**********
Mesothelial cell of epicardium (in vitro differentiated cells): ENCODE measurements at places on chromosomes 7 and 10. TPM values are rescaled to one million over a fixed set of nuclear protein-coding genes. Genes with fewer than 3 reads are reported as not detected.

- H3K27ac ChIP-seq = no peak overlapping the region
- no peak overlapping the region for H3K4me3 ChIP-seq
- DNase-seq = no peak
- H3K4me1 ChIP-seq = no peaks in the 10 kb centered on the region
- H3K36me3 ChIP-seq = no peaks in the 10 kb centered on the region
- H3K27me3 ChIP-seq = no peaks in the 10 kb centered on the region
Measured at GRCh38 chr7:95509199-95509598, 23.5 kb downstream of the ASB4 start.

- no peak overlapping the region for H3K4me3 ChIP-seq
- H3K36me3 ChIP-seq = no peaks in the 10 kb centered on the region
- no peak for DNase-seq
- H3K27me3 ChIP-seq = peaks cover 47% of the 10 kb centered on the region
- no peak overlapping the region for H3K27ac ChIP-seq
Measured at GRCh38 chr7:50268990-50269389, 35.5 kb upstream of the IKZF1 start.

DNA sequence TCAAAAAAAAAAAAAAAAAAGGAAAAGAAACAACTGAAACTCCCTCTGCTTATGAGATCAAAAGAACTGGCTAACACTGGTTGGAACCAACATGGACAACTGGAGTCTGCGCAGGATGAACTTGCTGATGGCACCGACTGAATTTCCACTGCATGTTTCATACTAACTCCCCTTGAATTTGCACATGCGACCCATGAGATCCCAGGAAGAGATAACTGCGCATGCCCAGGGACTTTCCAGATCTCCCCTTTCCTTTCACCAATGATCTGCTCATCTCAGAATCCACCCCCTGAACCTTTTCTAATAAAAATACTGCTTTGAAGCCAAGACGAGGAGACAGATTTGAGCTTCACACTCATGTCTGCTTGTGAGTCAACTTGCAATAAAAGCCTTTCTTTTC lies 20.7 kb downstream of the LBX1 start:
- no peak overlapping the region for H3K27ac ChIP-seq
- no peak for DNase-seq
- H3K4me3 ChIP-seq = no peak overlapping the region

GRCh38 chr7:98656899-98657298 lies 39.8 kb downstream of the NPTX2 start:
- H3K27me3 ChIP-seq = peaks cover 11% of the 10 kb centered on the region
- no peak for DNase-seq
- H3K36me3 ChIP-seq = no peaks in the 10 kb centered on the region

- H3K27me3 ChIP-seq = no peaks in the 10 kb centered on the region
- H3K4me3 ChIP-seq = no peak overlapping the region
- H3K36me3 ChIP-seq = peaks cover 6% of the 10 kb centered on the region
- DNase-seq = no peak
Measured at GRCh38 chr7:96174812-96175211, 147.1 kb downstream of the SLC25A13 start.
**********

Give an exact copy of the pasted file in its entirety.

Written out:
Mesothelial cell of epicardium (in vitro differentiated cells): ENCODE measurements at places on chromosomes 7 and 10. TPM values are rescaled to one million over a fixed set of nuclear protein-coding genes. Genes with fewer than 3 reads are reported as not detected.

- H3K27ac ChIP-seq = no peak overlapping the region
- no peak overlapping the region for H3K4me3 ChIP-seq
- DNase-seq = no peak
- H3K4me1 ChIP-seq = no peaks in the 10 kb centered on the region
- H3K36me3 ChIP-seq = no peaks in the 10 kb centered on the region
- H3K27me3 ChIP-seq = no peaks in the 10 kb centered on the region
Measured at GRCh38 chr7:95509199-95509598, 23.5 kb downstream of the ASB4 start.

- no peak overlapping the region for H3K4me3 ChIP-seq
- H3K36me3 ChIP-seq = no peaks in the 10 kb centered on the region
- no peak for DNase-seq
- H3K27me3 ChIP-seq = peaks cover 47% of the 10 kb centered on the region
- no peak overlapping the region for H3K27ac ChIP-seq
Measured at GRCh38 chr7:50268990-50269389, 35.5 kb upstream of the IKZF1 start.

DNA sequence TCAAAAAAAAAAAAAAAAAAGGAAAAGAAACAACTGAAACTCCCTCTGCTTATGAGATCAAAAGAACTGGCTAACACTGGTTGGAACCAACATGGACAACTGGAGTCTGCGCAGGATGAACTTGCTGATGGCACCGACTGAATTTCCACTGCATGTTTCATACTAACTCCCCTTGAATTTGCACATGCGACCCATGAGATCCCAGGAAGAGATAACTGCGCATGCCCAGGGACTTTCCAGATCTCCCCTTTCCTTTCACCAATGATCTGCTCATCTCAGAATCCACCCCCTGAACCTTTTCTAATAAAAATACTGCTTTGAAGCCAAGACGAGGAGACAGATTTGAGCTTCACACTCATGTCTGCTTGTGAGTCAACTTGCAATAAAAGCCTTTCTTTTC lies 20.7 kb downstream of the LBX1 start:
- no peak overlapping the region for H3K27ac ChIP-seq
- no peak for DNase-seq
- H3K4me3 ChIP-seq = no peak overlapping the region

GRCh38 chr7:98656899-98657298 lies 39.8 kb downstream of the NPTX2 start:
- H3K27me3 ChIP-seq = peaks cover 11% of the 10 kb centered on the region
- no peak for DNase-seq
- H3K36me3 ChIP-seq = no peaks in the 10 kb centered on the region

- H3K27me3 ChIP-seq = no peaks in the 10 kb centered on the region
- H3K4me3 ChIP-seq = no peak overlapping the region
- H3K36me3 ChIP-seq = peaks cover 6% of the 10 kb centered on the region
- DNase-seq = no peak
Measured at GRCh38 chr7:96174812-96175211, 147.1 kb downstream of the SLC25A13 start.